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It must be the ultimate stand-in performance: an earnest 24-year-old replacing a giant of pop in front of 74,000 people at London’s Wembley Stadium and a global television audience of hundreds of millions. All at a moment’s notice, and with only her self-worth and an acoustic guitar to steady to her. It was not, as some misremember, Live Aid in 1985 that introduced Cleveland’s Tracy Chapman to the wider world, but the Nelson Mandela 70th birthday tribute concert three years later. Yet the song that made the greatest impression on June 11 1988 was undoubtedly Chapman’s searing ballad about fleeing a low-income life, “Fast Car”.
Chapman had already played a three-song set that afternoon. When Stevie Wonder mislaid some vital computer programs and couldn’t perform, she stepped up again. The two songs she gave then, “Fast Car” and “Across the Lines”, made her name. Being a young black woman — shy yet resolute, tender yet flinty — at an anti-apartheid event, Chapman briefly became the face of a new kind of protest movement.
She was not a complete unknown. Her eponymous debut album had been released that April. “Fast Car” came out as a single in the UK a week before the Mandela gig. She was on a major label, too, thanks to the industry connections of the college friend who discovered her. But “Fast Car” ferried this very private person to public acclaim. By mid-July, it was No 5 in the UK singles chart. It would reach No 6 in America that August. Her album became a worldwide hit, garlanding her with Grammy and Brit awards.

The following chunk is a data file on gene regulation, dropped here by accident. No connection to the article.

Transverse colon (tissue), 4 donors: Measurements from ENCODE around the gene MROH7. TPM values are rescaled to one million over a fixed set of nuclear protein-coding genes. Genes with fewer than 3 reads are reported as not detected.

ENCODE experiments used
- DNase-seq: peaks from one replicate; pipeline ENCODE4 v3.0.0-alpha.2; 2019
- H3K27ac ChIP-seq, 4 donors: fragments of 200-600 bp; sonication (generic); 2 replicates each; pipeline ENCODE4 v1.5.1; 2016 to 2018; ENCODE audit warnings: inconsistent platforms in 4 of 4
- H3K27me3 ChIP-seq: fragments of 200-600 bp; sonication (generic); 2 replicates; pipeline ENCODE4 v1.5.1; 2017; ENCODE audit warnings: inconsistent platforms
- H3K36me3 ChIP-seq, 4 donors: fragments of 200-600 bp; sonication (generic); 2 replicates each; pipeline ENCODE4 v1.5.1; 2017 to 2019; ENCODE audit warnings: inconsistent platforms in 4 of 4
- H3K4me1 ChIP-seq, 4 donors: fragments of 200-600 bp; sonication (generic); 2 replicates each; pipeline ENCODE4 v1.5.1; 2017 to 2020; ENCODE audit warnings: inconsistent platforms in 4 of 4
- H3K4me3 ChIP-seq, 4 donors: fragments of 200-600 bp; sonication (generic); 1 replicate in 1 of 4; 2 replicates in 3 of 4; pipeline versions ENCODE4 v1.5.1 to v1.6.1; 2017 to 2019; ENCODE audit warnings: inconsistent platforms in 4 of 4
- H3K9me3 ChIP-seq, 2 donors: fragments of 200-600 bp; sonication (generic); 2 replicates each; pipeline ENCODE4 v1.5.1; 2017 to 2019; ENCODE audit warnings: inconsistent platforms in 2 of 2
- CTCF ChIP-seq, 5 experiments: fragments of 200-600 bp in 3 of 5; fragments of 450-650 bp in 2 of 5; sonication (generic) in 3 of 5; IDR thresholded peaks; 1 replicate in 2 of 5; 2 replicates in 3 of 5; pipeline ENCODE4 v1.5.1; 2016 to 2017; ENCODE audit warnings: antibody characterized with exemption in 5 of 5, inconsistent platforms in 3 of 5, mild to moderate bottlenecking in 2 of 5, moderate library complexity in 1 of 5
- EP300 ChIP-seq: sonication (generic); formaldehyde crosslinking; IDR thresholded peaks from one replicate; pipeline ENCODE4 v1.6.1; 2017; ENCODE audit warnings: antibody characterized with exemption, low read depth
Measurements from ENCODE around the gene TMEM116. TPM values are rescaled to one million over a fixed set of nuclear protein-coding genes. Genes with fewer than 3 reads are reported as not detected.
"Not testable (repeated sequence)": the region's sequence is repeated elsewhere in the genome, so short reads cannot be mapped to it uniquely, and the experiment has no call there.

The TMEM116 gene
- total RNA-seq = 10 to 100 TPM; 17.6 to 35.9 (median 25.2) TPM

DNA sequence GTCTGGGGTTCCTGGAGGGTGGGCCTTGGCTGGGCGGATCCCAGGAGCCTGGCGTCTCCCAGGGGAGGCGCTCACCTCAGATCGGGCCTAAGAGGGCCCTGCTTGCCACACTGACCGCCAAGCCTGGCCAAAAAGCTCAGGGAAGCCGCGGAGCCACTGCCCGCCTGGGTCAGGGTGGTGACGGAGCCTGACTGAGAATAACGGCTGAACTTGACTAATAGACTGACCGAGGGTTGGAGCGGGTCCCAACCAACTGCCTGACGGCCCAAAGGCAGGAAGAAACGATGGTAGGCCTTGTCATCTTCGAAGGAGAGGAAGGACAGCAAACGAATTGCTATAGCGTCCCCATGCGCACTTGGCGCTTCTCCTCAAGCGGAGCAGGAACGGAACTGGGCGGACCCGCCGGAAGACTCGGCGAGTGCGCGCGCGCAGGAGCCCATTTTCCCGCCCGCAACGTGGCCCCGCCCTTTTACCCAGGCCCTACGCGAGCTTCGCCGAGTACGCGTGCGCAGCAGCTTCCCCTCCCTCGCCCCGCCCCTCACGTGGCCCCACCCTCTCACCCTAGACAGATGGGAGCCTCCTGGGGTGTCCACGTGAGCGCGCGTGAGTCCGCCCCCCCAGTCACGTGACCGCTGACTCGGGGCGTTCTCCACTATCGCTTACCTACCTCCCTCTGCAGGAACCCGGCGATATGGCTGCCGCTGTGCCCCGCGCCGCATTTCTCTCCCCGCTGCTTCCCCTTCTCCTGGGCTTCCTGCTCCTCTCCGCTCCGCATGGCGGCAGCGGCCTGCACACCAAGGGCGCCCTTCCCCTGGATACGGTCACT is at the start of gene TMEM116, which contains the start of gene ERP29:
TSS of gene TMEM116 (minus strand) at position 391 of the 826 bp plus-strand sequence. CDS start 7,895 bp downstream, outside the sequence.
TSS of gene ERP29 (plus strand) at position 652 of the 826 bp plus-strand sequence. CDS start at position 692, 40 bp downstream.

The success of the song is its stoic simplicity and the build-up of narrative detail, couched in Chapman’s warm but wearied voice. The car is an escape module from work as a checkout girl, a vehicle for an American dream to “buy a bigger house and live in the suburbs”. In the end, though, it’s not poverty that crushes the protagonist’s hopes but the fecklessness of her partner, who sees more of his friends than he does his kids. In the chorus of the studio version, the supportive rhythm section accelerates the drama, boosting the giddy, almost guilty sense of freedom the singer experiences while driving. Soon it is a distant memory.
So distinctive is Chapman’s treatment of the song that covers of “Fast Car” struggle to distinguish themselves. The New York rap duo Nice & Smooth sampled the lilting guitar refrain on “Sometimes I Rhyme Slow” in 1991, but wisely avoided quoting the words. Wayne Wonder had no such qualms in taking the song for a jaunty reggae joyride in 1989. A remix of that track by King Tubby was an intriguing diversion into dubbier territory. Both turned out to be fatal to lyrical nuance.
Inevitably, “Fast Car” has been pranged by the reality-show juggernaut, Britain’s Got Talent’s Michael Collings doing his best not to dent it in 2011. The soporific Brit-soul warbler Sam Smith cut a live rendition for BBC Radio 1 in 2014. Yet the oddest resprays occurred late last year, when “Fast Car” was sampled for not one but two tropical-house club bangers: by Jonas Blue featuring Dakota and TobTok featuring River. The former hit No 2 in the UK and No 1 in Australia, but neither gets beyond first gear even as pure pop.
Like its singer, “Fast Car” is nothing if not resilient, and all these bumps in the road have not damaged the integrity of the original. “Me myself I got nothing to prove,” Chapman declares in the song. That’s been true ever since that emotive afternoon in June 1988.
Photograph: Tony Mottram/Retna Pictures
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